We condemn the recent executions of three men in Bangladesh and urge authorities to immediately impose a moratorium on executions with a view to the abolition of the death penalty.
Mercy petitions rejected
Two men – Mohammed Shahidul and Saiful Islam – were hanged just after midnight on Wednesday 13 July in Chittagong Central Jail. They had been convicted of murdering an auto rickshaw driver and stealing his vehicle in 2004. Also on 13 July another man, Maku Robi Dass, was hanged in Sylhet Central Jail after he had been convicted of murder in 2003. In both cases, the executions were carried out after the High Court upheld the death sentences on appeal and their mercy petitions were rejected by the President.
In 2015, at least four people were executed in Bangladesh, three of whom had been sentenced to death by the International Crimes Tribunal (ICT), a Bangladeshi court looking into war crimes and crimes against humanity committed during the 1971 Independence War. In 2016, one other person convicted by the ICT – Motiur Rahman Nizami – has been executed. The ICT trials have been marred by irregularities and do not meet international fair trial standards. By the end of 2015, there were at least 1,425 prisoners on death row in Bangladesh.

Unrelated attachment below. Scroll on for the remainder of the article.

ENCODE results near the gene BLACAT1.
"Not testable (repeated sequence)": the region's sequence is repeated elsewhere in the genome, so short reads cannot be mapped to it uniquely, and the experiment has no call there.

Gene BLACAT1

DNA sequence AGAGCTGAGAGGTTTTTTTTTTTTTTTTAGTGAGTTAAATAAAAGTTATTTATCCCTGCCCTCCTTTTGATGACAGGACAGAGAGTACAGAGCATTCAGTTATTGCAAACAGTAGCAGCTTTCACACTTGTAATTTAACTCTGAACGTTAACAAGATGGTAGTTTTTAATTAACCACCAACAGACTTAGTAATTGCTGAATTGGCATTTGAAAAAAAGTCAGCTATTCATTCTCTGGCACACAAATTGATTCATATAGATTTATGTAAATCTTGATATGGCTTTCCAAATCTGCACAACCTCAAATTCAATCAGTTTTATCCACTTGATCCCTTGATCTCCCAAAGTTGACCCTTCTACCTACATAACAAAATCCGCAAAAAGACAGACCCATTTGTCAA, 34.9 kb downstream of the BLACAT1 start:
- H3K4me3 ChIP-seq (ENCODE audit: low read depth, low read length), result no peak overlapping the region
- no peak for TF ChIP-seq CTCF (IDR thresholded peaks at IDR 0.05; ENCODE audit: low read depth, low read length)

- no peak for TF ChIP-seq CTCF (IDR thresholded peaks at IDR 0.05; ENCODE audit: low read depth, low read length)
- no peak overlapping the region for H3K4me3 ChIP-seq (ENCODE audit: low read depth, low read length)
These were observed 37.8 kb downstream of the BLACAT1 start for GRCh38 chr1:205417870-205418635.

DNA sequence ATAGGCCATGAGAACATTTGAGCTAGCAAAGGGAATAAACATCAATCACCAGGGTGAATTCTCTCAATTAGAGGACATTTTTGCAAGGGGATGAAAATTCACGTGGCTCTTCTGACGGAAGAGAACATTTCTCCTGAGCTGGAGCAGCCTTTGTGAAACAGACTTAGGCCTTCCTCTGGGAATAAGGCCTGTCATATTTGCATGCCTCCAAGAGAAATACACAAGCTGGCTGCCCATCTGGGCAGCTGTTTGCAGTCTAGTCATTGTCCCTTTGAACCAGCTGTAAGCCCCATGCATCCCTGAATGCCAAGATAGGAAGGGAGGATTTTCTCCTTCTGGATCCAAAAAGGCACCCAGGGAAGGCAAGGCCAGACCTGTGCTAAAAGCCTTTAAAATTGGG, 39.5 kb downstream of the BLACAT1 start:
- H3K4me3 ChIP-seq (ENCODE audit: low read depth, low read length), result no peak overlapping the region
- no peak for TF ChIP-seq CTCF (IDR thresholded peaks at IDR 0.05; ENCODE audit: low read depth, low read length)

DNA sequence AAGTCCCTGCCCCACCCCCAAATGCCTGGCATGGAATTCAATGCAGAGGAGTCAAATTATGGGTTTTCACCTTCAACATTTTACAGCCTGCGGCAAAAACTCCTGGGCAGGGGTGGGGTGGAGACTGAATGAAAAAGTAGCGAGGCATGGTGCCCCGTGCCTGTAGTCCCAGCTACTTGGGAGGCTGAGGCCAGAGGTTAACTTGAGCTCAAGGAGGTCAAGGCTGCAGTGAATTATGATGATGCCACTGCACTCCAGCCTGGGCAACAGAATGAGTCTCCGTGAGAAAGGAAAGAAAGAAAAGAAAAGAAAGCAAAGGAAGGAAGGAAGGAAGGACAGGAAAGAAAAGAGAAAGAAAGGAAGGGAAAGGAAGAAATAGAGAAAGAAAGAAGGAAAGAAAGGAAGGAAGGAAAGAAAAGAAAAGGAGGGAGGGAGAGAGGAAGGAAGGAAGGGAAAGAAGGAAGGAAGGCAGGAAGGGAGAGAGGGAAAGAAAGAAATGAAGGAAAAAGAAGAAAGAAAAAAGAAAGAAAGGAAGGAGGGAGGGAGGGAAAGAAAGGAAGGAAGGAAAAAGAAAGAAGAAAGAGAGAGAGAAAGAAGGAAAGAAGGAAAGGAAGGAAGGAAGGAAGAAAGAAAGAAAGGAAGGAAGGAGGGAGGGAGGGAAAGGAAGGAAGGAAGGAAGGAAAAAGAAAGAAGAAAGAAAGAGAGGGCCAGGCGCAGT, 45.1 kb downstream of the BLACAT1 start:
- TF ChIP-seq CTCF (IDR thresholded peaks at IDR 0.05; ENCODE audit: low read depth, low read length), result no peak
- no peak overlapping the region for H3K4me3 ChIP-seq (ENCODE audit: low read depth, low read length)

No evidence executions deter crime
The continued use of executions in Bangladesh is deeply troubling. Amnesty International opposes the death penalty in all cases and under any circumstance, regardless of the nature or the circumstances of the crime. The death penalty is the ultimate cruel, inhuman and degrading punishment and is a clear violation of the right to life.
By carrying out executions, Bangladesh is going against the clear global trend of moving toward abolition of the death penalty. In 2015, the majority of the world’s countries had removed the death penalty fully from national law. In total, 140 countries worldwide are abolitionist in law or practice.
By carrying out executions, Bangladesh is going against the clear global trend of moving toward abolition of the death penalty.
While Amnesty International opposes the death penalty unconditionally, it is important to note that there is no credible evidence showing that the threat of execution is an effective tool to prevent crime. Studies have consistently failed to show that the death penalty is more of a deterrent to crime than other forms of punishment.
Amnesty International urges the Bangladeshi authorities to immediately impose a moratorium on executions with a view to the full abolition of the death penalty, and to commute all death sentences in the country.